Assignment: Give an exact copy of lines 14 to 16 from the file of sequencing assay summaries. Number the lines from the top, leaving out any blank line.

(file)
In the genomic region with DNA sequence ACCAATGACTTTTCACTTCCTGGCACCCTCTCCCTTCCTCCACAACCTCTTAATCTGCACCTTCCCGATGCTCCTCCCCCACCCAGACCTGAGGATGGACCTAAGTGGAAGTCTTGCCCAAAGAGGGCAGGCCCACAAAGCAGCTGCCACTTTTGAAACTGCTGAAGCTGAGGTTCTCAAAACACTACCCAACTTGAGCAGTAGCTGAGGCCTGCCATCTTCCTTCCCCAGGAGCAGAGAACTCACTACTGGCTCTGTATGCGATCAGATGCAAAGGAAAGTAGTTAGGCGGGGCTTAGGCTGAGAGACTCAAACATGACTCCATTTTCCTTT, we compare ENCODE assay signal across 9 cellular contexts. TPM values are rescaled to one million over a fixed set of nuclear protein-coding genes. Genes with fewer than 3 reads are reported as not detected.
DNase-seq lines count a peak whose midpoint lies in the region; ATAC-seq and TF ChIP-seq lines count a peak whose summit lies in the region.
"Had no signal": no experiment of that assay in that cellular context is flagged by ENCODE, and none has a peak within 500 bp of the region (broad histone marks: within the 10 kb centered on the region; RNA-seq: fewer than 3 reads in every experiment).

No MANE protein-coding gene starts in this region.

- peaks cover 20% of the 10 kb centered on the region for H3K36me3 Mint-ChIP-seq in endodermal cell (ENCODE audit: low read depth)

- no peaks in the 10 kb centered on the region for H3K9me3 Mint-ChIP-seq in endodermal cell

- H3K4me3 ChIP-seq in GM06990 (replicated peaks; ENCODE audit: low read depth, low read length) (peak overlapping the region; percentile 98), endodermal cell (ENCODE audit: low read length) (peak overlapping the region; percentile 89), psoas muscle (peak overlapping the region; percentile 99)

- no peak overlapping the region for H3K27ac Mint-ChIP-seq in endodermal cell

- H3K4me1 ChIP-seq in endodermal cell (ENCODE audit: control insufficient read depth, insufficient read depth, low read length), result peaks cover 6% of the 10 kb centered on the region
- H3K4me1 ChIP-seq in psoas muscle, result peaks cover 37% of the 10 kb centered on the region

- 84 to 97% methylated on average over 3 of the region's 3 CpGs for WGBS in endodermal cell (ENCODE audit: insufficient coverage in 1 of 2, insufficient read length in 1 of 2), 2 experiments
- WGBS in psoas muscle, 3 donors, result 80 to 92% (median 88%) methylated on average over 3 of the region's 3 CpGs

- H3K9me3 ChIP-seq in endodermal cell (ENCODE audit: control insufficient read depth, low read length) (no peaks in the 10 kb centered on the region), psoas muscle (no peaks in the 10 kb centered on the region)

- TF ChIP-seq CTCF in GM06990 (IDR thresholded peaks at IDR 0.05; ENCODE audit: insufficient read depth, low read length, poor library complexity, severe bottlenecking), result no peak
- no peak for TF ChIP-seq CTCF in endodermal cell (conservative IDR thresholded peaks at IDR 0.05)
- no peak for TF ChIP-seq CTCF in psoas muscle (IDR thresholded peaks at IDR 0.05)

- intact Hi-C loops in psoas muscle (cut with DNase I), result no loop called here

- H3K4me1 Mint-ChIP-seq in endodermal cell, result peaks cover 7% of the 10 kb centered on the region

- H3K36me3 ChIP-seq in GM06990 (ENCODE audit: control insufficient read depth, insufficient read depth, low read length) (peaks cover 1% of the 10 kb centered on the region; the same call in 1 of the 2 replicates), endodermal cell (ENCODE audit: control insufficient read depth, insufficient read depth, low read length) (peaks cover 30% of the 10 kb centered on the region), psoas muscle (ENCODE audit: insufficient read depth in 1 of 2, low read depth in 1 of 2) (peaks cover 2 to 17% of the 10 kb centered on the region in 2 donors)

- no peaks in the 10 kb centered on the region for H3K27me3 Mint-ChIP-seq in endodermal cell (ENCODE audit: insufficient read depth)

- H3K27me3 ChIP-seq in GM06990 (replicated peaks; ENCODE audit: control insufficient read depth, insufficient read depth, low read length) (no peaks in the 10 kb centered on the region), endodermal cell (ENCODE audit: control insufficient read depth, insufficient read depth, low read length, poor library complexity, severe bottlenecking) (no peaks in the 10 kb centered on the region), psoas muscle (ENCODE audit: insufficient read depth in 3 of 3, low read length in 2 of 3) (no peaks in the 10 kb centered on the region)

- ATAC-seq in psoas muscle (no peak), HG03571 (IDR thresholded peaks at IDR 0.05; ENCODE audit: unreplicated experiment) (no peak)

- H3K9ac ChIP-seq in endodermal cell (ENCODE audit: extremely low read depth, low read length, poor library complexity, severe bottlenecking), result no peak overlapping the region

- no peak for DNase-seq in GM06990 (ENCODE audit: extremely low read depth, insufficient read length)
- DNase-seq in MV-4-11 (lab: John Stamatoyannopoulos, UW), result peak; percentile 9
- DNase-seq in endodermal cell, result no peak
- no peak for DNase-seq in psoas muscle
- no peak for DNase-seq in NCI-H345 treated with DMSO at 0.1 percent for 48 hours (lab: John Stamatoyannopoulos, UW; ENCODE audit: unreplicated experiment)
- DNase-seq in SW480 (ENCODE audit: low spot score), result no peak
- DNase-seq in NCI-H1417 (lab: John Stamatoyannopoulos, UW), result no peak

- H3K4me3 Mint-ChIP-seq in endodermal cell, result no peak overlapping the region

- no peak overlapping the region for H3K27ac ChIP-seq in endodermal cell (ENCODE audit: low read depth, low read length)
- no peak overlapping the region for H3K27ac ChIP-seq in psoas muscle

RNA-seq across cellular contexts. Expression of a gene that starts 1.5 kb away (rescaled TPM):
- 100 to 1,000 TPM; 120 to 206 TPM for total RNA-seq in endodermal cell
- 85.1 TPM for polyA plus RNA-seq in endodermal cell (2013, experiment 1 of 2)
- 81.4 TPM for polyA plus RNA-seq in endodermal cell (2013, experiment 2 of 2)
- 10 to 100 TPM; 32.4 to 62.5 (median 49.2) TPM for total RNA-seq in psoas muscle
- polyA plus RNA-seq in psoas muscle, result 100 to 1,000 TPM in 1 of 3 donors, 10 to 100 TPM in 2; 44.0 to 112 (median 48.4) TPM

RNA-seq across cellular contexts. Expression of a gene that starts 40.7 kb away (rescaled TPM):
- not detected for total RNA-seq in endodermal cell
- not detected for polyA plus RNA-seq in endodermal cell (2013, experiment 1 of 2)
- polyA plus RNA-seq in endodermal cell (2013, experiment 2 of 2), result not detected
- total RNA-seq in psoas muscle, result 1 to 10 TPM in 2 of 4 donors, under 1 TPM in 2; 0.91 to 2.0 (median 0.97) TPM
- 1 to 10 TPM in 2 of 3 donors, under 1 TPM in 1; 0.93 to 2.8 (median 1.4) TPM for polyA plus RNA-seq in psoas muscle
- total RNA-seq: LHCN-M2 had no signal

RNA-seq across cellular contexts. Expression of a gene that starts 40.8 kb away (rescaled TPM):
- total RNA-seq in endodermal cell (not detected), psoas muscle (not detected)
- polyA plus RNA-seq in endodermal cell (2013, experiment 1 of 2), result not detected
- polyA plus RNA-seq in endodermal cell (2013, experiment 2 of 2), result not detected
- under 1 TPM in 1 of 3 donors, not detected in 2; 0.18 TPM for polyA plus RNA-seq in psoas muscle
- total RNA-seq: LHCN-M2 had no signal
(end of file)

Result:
- TF ChIP-seq CTCF in GM06990 (IDR thresholded peaks at IDR 0.05; ENCODE audit: insufficient read depth, low read length, poor library complexity, severe bottlenecking), result no peak
- no peak for TF ChIP-seq CTCF in endodermal cell (conservative IDR thresholded peaks at IDR 0.05)
- no peak for TF ChIP-seq CTCF in psoas muscle (IDR thresholded peaks at IDR 0.05)